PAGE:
Try a little loneliness
#91: Thinking about Mardi Gras and cemeteries and how to share my work
It’s become apparent that my ‘cemeteries on expired film’ project will take some time — which is to say a considerable amount of time. I don’t want to rush it. I began the project with excitement, but as these things go, the initial rush wanes and I admit that I’ve become much less willing to share the progress. Because it becomes somewhat of a slog.
For me, this brought up the question of how much behind-the-scenes should be shared when taking on an art project. Or should an artist simply wait to share the finished product?
On the internet, you can find many people saying many things on this subject, but I wanted a fresh perspective — so I posed the question to writer Mason Currey (who writes an advice column for his Subtle Maneuvers newsletter). I was fortunate enough to have my question selected and addressed for his latest issue. You can read my full inquiry and his response here.
One of the bits that resonated with me from Mason’s mini-column:
”For me, posting in-progress things on social media has a way of making them feel fixed when perhaps they shouldn’t be fixed yet. Maybe you’ve arrived at a similar stage with this photo project?
As for feeling a responsibility to your audience, I think there are ways to include them in the process other than actually sharing the work-in-progress.“
It’s true that taking on a project really means that project is taking on you. Which is to say there is a co-evolution happening — and so sharing every step of the way feels untrue to it all. I am still figuring it out. Go figure.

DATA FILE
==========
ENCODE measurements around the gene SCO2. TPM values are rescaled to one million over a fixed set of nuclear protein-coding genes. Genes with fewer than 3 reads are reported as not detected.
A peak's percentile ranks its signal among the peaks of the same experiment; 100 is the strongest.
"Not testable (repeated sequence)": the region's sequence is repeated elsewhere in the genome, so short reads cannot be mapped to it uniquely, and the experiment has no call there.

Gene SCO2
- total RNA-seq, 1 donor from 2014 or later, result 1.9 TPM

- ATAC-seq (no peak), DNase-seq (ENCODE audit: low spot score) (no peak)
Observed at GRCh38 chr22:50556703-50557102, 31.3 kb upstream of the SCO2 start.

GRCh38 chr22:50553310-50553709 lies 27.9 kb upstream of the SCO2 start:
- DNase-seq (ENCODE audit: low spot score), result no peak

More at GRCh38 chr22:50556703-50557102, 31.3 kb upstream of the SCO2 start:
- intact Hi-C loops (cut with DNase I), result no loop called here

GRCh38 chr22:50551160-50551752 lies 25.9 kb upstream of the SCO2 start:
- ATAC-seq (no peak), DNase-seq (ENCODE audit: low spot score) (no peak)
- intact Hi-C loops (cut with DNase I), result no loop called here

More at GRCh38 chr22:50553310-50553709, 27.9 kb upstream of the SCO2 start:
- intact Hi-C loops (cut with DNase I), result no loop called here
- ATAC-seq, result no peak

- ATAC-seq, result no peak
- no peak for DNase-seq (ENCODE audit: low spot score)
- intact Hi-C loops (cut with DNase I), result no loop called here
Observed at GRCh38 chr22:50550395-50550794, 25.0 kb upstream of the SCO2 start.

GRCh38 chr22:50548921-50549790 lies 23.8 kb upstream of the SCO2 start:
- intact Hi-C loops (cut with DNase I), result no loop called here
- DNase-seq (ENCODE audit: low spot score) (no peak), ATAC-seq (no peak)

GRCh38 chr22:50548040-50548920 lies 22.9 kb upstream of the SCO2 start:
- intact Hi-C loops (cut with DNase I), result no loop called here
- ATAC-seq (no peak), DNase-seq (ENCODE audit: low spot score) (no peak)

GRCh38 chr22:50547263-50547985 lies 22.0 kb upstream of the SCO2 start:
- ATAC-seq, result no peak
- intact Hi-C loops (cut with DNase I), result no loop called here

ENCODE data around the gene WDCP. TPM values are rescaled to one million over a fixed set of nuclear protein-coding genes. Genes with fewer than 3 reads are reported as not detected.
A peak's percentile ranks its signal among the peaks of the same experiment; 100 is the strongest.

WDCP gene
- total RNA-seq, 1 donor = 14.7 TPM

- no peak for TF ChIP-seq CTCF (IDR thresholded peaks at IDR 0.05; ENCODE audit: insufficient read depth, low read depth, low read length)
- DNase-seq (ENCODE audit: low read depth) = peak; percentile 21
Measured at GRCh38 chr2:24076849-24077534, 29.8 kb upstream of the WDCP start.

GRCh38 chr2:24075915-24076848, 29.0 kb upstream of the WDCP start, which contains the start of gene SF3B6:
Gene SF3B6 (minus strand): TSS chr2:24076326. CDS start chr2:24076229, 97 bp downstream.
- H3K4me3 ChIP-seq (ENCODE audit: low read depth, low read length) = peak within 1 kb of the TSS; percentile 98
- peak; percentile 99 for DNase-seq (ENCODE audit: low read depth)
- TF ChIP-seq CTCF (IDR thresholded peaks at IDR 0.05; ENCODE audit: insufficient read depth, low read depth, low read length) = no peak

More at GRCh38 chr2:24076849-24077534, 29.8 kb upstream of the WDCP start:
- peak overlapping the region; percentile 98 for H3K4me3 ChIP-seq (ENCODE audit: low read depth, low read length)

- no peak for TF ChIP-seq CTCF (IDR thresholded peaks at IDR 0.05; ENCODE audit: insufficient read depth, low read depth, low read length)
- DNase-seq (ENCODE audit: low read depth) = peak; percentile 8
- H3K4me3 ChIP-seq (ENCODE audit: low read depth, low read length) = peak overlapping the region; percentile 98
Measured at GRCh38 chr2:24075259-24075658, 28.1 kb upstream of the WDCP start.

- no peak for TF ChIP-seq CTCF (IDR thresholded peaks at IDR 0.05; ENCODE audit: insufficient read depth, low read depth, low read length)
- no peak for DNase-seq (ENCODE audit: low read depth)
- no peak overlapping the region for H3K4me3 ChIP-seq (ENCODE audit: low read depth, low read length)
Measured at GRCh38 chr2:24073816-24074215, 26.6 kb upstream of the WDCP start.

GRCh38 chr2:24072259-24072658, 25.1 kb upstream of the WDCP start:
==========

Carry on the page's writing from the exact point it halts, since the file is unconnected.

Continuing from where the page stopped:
While I’ve taken a step back from photographing cemeteries over the past month or so, I’ve become reacquainted with my draw to quieter moments — which was particularly apparent when I brought my camera to Mardi Gras. The photos I identify with most are those that feel withdrawn and carry a bit of loneliness. Apart from the image of a man in carnival garb, you might never know these photos were taken in the thick of parade crowds.
I do wonder if the time spent walking in cemeteries has pulled me further into this lonely aesthetic. I cannot help but fondly gaze into these quieter frames. Long shadows and some human longing take center stage here. Memorials to the moments buried already, deep in our past.
As you may expect from someone dealing in images, I collect them — for myself, for DNO, for whatever. Here are some of the latest saves to my downloads folder:
🎹 The Casio Employee Behind the “Sleng Teng” Riddim that Revolutionized Reggae
”The ‘Sleng Teng’ riddim revolutionized reggae music in the mid-1980s, and has spawned hundreds of versions in the decades since then. Less well known is the story of how the distinctive bassline originated in a preset sample included on a Casio electronic keyboard and the work of a young developer fresh out of college.“
🔊 Best of 2022
Every year – now since 2016 – I make a playlist of my favorite newly released music. A couple months in and we’re just over 2 hours of good shit for your ears. Enjoy! And if you’re on Apple Music…
“It is wonderful how much work can be got through in a day, if we go by the rule — map out our time, divide it off, and take up one thing regularly after another. To drift through our work, or to rush through it in a helter-skelter fashion, ends in comparatively little being done. ‘One thing at a time’ will always perform a better day's work than doing two or three things at a time. By following this rule, one person will do more in a day than another does in a week.”
Thomas Mitchell, a farmer, on productivity